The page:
Successfully reported this slideshow.

ABOUT ALFALFA AND AELOVERA

4,641 views

Published on

IT IS A BEST PRESENTATION ABOUT ALFALFA AND AELOVARE. IT IS TOTALLY HTPERLINKED.YOU WILL FIND EVERY THINGING IT SO SEE IT AND YOU CAN ALSO DOWNLOAD IT.

THANKS FOR WACHING AND DOWNLOADING











  • thnx a lot man.......thnx thnx thnx thnx thnx.....it helped me a lot for my english project
       Reply 
    Are you sure you want to  Yes  No
    Your message goes here

ABOUT ALFALFA AND AELOVERA

  1. 1. ABOUT ALFALFA AND ALOEVERA
  2. 2. TOPIC FOR ENGLISH PROJECT ARE- ALFALFA ALOE VERA NEXT
  3. 3. BINOMIAL NOMENCLATURE KINGDOM- PLANTAE PHYLUM- ANGIOSPERMS CLASS- EUDICODS ORDER- FABALES FAMILY- FABACEEA GENUS- MEDICAGO SPECIES- SATIVA SO, BINOMIAL NAME IS Medicago sativa
  4. 4. ABOUT Alfalfa (Medicago sativa), also called Lucerne, is a perennial flowering plant in the pea family Fabaceae cultivated as an important forage crop in many countries around the world. The English name alfalfa is widely used, particularly in North America. But in the UK, Australia, South Africa and New Zealand, the more commonly used name is Lucerne. It superficially resembles clover, with clusters of small purple flowers followed by fruits spiralled in 2 to 3 turns containing 10-20 seeds. Alfalfa is native to a warmer temperate climate such as that of Iran (where it is thought to have originated). It has been cultivated as livestock fodder since at least the era of the ancient Greeks and Romans.
  5. 5. Description • Is a herbaceous perennial legume • Mature alfalfa usually has 5-25 stems • Height 15-25 inches (38-63cm) • Stems slender • Leaves alternating on stem • Leaflets are linear oblong and toothed towards end
  6. 6. HISTORY A book on agriculture by the Roman writer Palladius, dated 4th century AD, includes a section about alfalfa. Palladius says: "One sow-down lasts ten years. The crop may be cut four or six times a year.... An [Roman] acre of it is abundantly sufficient for three horses all the year.... It may be given to cattle, but new provender is at first to be administered very sparingly, because it bloats up the cattle." Palladius called alfalfa "medica", a name that referred to the Medes, a people who lived in ancient Iran. The ancient Greeks and Romans believed, probably correctly, that the alfalfa plant came from the Medes land (in today's Iran). (The ancient Greeks and Romans also used the name medica to mean a citron fruit, once again because it was believed to have come from the Medes land). The ancient Roman name medica is the root of the modern scientific name for the alfalfa genus, Medicago. Despite the report in Palladius and in some other Roman and ancient Greek writers, there is little evidence that alfalfa was in widespread use in the Mediterranean region in those days…..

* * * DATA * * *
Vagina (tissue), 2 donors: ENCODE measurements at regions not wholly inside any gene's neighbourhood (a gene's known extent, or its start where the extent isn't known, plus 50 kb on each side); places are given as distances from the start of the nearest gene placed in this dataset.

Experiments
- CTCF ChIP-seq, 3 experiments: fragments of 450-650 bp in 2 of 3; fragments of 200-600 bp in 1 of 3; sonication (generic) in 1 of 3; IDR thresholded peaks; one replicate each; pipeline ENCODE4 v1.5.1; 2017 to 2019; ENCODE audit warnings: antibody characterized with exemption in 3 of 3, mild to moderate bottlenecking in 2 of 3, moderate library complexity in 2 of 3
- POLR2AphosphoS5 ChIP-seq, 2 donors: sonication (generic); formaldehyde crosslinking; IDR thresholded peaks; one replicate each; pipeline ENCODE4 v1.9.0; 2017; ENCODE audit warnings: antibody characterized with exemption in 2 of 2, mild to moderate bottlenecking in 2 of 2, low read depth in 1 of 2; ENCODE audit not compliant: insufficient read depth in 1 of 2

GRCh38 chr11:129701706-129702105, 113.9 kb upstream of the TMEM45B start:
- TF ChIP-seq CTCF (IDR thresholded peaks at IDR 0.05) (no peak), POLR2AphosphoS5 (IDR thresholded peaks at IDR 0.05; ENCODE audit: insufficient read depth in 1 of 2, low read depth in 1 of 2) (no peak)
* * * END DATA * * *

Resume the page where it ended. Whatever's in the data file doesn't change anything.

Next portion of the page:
7. 7. …….The medieval Arabic agricultural writer Ibn al-Awwam, who lived in Spain in the later 12th century, discussed how to sow and cultivate alfalfa. Ibn al-Awwam's name for alfalfa was "al-fiṣfiṣa". A 13th century general-purpose Arabic dictionary, Lisan al-Arab, says that "al-fiṣfiṣa" is cultivated as an animal feed and consumed in both fresh and dried form. In medieval Spain the Arabic name "al-fisfisa" mutated into the Spanish name "alfalfa". Alfalfa in medieval Spain was cultivated as fodder for horses and had a reputation as the best fodder for them. In the 16th century, Spanish colonizers introduced alfalfa to the Americas as fodder for their horses. The English name "alfalfa" dates from mid-19th century far- west USA, from the Spanish. Alfalfa seeds were imported to California from Chile in the 1850s. That was the beginning of a rapid and extensive introduction of the crop over the western US States……
  8. 8. …..In the North American colonies of the eastern US back in the 18th century it was called "lucerne" and lots of trials at growing it were made, but generally without getting satisfactory results. Relatively very little alfalfa is grown in the eastern US still today. Today in France and Germany, and also in Britain and Australia, alfalfa is usually called "lucerne" ."lucerne", a word that arose in French in the 16th century. Since North and South America now produce a large part of the world's output, the word "alfalfa" has been slowly entering into other languages besides English and Spanish.